3. Jacob Garchik – “Optimism” from The Heavens: The Atheist Gospel Trombone Album (Yestereve, 2012)
Presented by Joel Harrison – CD – Theme: A
Joel: “This is a short one.”
We heard a very familiar brass band sound.
Me: “You should read the BYOV blog more.” Frown…
Of course, we’ve heard the marvelous new record by Jacob Garchik. Miles Okazaki brought it in for BYOV #11.
The fact that another musician brought the record in says a ton about the recording. I don’t know what both presenters being tremendous guitarists implied. I do recommend everyone pick this release up, however.
It has not only been well received by Garchik’s peers but also the critical world at large. He got a very nice write up by Ben Ratliff after his CD release performance at Shapeshifter Lab in Brooklyn. Link here.
Joel: “This song is brief. The whole record is a little over 30 minutes. I wish I could do that. My average is about 60 minutes.”
4. Jacob Fred Jazz Odyssey – “Hamby’s Window” from Stay Gold (Kinnara Productions / Royal Potato Family Records, 2010)
Presented by Richard Gehr – CD – Theme: B
Richard brought a recording of a Midwestern group hailing from Oklahoma.
“Bret will know this.”
A very forward bass, drums, piano and pedal steel emerged from the speakers.
Matt: “Oh, I know!”
Joel: “Is it Jacob Fred Jazz Odyssey? I wouldn’t have known who it was without you saying they were from Oklahoma.”
Apparently, there aren’t many well-known jazz/jam ensembles that come from the Sooner State.
I didn’t know upon first listen, unfortunately. I had been a big fan when my hair was a bit longer in college. Matt wanted pics. These have been conveniently lost, fortunately.
JFJO has had a long tradition as a touring ensemble, especially in the Midwest where I grew up. The group has had many incarnations: a mid-sized jazz ensemble, a three piece jam band, an electronic music group, this featured quartet with pedal steel guitar and now a jazz ensemble with two to three horns.
Richard: “I would have brought their most recent release, The Race Riot Suite (The Royal Potato Family, 2011), but I couldn’t find it.”
Robert wondered how the group found success.
The answer, of course, was touring. The strong support of Hyena Records and Kevin Calabro had also helped to keep the band in the limelight.
Even Matt had booked the band while in college at Carnegie Mellon.
Joel: “What other jam bands do you like, Matt?”
Matt, without hesitation: “The Allman Brothers… “ (Joel is an unabashed Allman Brothers superfan).
Joel: “Well… These guys must have slept on a couple of couches.”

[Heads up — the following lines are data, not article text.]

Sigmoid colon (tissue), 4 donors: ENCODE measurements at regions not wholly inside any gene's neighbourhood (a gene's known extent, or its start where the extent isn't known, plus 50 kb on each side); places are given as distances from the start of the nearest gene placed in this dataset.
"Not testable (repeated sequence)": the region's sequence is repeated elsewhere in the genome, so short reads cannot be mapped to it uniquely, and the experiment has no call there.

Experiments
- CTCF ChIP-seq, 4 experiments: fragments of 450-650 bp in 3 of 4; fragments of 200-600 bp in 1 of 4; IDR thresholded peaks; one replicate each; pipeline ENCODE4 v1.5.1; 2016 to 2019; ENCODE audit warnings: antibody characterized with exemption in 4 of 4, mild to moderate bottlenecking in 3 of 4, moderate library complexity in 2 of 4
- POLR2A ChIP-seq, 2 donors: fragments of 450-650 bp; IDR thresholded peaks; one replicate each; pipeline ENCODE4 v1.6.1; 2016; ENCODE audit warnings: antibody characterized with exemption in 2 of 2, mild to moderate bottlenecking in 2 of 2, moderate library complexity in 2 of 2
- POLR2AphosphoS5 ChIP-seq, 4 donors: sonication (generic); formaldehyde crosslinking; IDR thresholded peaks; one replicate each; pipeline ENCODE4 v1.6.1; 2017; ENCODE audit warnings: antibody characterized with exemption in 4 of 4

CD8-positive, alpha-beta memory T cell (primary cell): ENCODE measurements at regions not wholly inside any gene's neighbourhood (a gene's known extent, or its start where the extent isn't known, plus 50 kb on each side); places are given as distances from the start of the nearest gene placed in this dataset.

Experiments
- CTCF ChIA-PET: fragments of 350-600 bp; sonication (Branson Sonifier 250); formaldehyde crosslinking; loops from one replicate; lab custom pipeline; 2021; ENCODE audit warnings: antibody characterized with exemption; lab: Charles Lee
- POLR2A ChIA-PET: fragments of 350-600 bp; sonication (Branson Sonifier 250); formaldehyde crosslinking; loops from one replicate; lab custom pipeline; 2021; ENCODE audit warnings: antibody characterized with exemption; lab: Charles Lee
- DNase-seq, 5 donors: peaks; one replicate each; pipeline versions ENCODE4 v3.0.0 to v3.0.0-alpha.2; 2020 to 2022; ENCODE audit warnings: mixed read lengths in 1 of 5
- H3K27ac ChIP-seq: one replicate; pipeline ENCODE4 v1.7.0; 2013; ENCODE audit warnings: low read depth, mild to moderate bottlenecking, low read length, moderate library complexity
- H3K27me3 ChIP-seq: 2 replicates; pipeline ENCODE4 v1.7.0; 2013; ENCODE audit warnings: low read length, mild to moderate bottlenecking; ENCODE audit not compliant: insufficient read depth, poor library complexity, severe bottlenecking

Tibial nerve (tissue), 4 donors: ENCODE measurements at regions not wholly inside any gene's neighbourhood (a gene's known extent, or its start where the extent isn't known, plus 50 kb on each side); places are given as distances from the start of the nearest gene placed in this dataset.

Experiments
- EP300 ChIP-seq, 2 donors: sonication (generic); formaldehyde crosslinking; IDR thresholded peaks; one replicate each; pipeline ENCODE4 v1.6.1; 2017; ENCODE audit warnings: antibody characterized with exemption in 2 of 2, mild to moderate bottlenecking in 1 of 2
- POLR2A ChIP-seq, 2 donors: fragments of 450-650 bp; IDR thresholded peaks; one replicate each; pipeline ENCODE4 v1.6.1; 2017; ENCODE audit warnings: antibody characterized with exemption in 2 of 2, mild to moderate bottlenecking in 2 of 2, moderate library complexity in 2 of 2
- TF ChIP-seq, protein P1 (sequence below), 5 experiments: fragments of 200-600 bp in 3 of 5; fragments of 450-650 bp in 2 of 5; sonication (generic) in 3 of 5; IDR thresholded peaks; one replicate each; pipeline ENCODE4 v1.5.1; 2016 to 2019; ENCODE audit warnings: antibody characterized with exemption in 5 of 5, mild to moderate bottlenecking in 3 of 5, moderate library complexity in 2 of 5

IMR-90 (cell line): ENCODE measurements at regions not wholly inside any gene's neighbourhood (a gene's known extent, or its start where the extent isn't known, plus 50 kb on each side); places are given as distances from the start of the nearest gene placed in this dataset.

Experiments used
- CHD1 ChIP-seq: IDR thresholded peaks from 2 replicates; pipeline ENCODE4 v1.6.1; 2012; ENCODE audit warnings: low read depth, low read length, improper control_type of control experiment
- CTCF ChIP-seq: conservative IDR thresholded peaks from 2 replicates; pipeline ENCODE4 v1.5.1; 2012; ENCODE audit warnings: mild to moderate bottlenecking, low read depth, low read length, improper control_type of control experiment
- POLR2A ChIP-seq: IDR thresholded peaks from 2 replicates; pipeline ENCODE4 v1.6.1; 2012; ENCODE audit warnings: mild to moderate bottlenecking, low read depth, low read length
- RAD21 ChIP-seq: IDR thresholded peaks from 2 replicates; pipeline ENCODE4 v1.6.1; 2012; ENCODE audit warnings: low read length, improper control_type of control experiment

Matt: “They slept on my couch when they played at my school.”
5. Bix Beiderbecke w/ The Frankie “Tram” Trumbauer Orchestra – “Singin’ the Blues” from Frankie Trumbauer & His Orchestra – “Clarinet Marmalade” / “Singin’ the Blues” (Okeh Electric 40772, 1927)
Presented by Steve Futterman – MP3 – Theme: B
We were greeted by an early jazz recording that featured a prominent clarinet and trumpet.
Matt: “Is it Count Basie?” Nope.
“The trumpet player is Mr. Midwest?” Yes.
Thomas: “This is ‘Singin’ the Blues’?” Yep.
“I brought two Bix CDs because I thought that someone else might play something of his.”
The Iowa born cornetist has become a legendary figure in jazz and a pivotal element of the developments beyond the Chicago “Hot Jazz” style. His legend has only grown because of an extremely short career (only 4 to 5 years) due to his death aided by chronic alcoholism at the age of 28.
Beiderbecke had a revolutionary approach to the music that found him playing with a more laid back approach and cool tone while the music was still in the upbeat Dixieland style swing. His approach has been highly influential to many brass players, including Thomas.
The track also featured a bevy of heavy hitters of the time, including clarinetist Jimmy Dorsey, the C-melody sax of Frankie Trumbauer, drummer Chauncey Morehouse, pianist Paul Mertz, trombonist Miff Mole and guitarist Eddie Lang.
Lang was a particular favorite of many of the aficionados in the room. He made quite a name for himself as the only guitarist to call on in those early days of jazz recording. He was featured so frequently that there was a moment of silence for him on radio when he passed away in 1933 at the age of 31 years old.
Matt: “It was interesting to hear the guitar here because there must have been more saxophones in households than guitars in 1927.”
Joel: “Now the world is sick with guitar players.”
Evidently, Lang was one of the two jazz musicians to have died in the dentist chair, the other being saxophonist Johnny Hodges.
6. Bix Beiderbecke and His Gang – “Sorry” from “Sorry” / “Since My Best Gal Turned Me Down” (Okeh 8544, 1927)
Presented by Thomas Heberer – CD – Theme: B
Once again we turned back the clock to the 1920s. The lively rhythmic bounce to this track was invigorating.
“Is that a bass saxophone?” Sure was. The big horn was holding down the rhythm section. I lamented that there weren’t many of those big horns around anymore. Could they all have been melted down as part of the war effort during the Second World War?
“Is the tune ‘Clarinetology’?” Nope.
Another Beiderbeck performance on a rendition of Howard Quicksell and Raymond Klages’s “Sorry.”
Thomas reiterated what a great source of inspiration Beiderbecke had been to him.
“Bix was one of the first ‘cool’ players. Lester Young being the other. Chicago was filled with all of the ‘hot’ players but Bix came along with a totally different style.”